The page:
One Word Story-Letting go of your ideas and practicing long-term, medium-term, and short-term listening. Handling curveballs and making them work. Being cool with making a small contribution to the group mind (saying “and” or “the” or “of”) while also being assertive when you have to make a choice for the group (labeling something clearly with a noun).
Freeze Tag(s)-It’s an exercise in getting into scene…how quickly can you know what’s going on and what you’re exploiting for comedy? Make choices, give gifts, name each other, react emotionally and physically, provide meaning and context. As above, go in when they need an edit. Listen for the scene to hit a beat. Ride the wave of energy and success rather than let the energy drop. In Pimp Freeze, you’re forced to go in, enjoy that scary ride and blurt out the first thing that occurs to you…effort is more important than execution! Don’t try to protect yourself by doing it weekly, do it with confidence instead! The faster you act and make choices, the less pressure that those choices have to be “good”. In Blind Freeze, you’re listening for the beats and don’t have the visual cue to lead you, so your initiations are really organic and instinctual. In Singing Freeze, you and your partner are working together to agree on a particular pace, tone, and volume. Embrace the queerness and commit, you’ll look far cooler by making yourself look silly than you will by trying to make yourself look cool.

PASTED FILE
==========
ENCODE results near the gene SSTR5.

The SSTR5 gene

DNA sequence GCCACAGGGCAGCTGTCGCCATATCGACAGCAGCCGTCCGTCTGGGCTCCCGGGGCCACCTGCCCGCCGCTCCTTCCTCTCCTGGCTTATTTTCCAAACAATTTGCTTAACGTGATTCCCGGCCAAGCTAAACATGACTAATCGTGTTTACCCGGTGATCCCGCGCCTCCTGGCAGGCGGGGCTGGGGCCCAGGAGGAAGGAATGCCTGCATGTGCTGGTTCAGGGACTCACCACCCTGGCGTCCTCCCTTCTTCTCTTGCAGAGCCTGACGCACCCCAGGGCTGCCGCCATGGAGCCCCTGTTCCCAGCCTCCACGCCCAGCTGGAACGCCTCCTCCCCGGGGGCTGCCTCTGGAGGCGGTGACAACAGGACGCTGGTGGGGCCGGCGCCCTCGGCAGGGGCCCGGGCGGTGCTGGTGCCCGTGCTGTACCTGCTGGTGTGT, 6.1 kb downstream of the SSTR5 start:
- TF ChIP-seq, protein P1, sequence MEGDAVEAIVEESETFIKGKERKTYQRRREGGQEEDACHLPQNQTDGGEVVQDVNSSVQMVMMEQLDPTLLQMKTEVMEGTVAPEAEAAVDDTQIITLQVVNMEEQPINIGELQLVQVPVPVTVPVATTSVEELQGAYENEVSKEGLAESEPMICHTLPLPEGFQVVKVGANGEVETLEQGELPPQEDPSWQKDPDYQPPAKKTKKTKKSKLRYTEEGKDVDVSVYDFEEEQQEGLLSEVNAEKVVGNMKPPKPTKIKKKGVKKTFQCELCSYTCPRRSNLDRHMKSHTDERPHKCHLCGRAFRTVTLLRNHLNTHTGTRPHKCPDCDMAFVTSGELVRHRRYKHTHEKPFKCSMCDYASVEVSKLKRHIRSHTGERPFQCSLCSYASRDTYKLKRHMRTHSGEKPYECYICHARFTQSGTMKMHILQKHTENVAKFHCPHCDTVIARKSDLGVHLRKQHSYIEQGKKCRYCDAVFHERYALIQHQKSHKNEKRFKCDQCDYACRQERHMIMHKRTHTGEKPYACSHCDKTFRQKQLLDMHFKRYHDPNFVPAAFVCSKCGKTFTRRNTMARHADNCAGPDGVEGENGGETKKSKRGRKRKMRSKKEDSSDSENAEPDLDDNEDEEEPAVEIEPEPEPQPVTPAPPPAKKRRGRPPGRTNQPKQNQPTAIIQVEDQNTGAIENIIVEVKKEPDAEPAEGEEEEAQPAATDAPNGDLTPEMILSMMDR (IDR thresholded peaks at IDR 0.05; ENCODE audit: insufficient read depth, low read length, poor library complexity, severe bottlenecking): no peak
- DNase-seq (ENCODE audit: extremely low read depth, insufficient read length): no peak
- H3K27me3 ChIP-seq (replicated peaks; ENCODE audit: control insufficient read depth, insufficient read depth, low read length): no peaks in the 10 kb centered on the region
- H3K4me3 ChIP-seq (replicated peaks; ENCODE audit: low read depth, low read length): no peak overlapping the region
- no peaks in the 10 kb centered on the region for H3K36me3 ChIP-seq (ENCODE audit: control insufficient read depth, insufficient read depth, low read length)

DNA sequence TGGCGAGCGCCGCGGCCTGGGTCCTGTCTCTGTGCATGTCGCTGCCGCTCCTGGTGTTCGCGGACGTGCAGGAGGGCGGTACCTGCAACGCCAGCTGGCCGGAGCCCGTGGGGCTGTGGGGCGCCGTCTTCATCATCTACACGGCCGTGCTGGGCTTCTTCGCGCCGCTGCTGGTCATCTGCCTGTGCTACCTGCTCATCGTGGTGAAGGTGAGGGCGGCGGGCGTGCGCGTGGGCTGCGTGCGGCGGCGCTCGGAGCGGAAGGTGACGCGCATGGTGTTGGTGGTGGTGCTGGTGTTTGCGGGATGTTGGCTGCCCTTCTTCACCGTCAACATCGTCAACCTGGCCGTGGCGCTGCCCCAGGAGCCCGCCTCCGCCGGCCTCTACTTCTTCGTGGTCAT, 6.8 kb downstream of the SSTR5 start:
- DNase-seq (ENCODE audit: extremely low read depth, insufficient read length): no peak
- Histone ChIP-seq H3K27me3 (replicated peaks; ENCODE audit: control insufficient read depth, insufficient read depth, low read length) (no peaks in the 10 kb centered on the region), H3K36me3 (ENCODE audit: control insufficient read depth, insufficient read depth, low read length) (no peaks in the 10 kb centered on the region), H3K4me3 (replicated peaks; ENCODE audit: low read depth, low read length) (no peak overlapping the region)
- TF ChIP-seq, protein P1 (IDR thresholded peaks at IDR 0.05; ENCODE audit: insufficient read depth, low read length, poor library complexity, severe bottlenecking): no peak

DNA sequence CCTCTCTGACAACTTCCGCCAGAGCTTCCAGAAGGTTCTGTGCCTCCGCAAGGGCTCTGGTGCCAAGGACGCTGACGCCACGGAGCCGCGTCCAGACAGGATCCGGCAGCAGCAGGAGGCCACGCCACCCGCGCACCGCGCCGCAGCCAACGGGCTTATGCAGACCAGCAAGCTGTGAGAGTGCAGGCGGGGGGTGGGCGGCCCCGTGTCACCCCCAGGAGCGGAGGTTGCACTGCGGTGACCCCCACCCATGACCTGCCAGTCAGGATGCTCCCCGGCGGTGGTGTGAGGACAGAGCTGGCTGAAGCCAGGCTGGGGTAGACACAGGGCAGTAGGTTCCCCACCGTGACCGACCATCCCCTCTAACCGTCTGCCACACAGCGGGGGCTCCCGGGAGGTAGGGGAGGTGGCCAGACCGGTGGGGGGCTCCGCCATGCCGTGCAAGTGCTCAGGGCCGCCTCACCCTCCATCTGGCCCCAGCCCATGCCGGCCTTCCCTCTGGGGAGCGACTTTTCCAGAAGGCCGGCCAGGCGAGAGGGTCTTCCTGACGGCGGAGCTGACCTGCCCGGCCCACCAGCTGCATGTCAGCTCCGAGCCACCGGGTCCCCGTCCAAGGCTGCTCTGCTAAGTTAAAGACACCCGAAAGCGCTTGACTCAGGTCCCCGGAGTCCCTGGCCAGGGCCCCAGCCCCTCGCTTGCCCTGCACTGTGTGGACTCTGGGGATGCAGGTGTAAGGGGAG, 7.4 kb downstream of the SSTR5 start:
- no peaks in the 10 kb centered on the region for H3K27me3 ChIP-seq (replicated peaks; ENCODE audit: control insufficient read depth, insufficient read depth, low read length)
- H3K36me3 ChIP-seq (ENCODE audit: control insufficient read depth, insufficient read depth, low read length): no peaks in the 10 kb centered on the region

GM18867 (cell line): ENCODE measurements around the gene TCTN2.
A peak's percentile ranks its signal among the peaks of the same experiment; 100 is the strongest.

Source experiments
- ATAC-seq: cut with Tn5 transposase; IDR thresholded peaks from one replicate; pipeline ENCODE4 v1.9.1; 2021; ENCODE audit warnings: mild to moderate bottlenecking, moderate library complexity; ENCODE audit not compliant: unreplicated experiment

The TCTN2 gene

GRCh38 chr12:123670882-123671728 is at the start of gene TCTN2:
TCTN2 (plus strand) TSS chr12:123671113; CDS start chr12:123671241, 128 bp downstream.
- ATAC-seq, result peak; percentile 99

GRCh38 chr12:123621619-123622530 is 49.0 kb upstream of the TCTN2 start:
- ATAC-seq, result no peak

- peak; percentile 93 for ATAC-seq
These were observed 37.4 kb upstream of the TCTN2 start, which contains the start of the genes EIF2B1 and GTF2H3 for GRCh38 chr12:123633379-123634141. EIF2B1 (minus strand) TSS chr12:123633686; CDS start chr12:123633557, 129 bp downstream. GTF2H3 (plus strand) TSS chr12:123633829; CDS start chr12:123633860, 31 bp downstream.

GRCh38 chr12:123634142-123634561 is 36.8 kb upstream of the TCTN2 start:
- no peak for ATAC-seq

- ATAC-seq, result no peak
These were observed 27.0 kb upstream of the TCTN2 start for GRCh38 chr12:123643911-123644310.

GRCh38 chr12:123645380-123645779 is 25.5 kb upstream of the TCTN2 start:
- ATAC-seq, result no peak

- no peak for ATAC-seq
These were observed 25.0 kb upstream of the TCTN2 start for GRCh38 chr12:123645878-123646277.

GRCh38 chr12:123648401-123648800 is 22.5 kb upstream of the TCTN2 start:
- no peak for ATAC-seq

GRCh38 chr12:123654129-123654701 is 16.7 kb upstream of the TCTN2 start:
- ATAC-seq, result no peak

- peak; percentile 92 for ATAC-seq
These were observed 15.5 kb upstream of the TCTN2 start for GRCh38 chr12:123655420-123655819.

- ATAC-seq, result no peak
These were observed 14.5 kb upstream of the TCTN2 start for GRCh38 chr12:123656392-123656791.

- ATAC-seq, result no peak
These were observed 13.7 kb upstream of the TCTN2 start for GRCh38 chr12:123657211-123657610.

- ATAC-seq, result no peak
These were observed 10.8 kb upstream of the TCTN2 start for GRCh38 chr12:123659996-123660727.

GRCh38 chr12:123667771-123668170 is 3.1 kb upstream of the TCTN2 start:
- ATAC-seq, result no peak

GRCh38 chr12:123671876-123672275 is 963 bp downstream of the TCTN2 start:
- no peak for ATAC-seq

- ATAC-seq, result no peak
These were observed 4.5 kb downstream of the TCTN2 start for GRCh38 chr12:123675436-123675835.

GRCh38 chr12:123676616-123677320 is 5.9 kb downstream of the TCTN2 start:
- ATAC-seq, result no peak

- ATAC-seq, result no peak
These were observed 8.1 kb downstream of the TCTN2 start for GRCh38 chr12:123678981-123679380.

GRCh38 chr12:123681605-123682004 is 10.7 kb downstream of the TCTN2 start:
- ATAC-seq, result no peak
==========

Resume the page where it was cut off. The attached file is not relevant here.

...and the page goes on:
Time and place-Where you are and when you are is a huge factor in how you behave in your daily life, so why shouldn’t it be a factor in your improv? Having a sense of where you are and why you’re there will help you with behavior, and help you find objects that support your game. You’ll never run out of things to talk about, because life keeps going on. That’s the key to this exercise: you’re trying to infuse your scenes with a sense of life. Scenes that don’t have some sort of routine that the characters are engaged in inevitably hit a point where the improvisors say “So….anyway…” There’s literally nothing to say because you don’t know where you are or what you’re supposed to be doing there!
Armando-Be willing to drop ideas if someone else initiates first! Play the game of the scene and heighten it…don’t prolong the scene by following story. Variety is key with this form…of subject matter, scene length, cast size, style, volume, pace, etc. Don’t be afraid to yank a scene quickly if it’s served its purpose! Be patient…don’t anticipate or impose the game. Wait for it to develop, then come in and support it. Wrangle those opening moments…figure out who’s in the scene and what their roles are.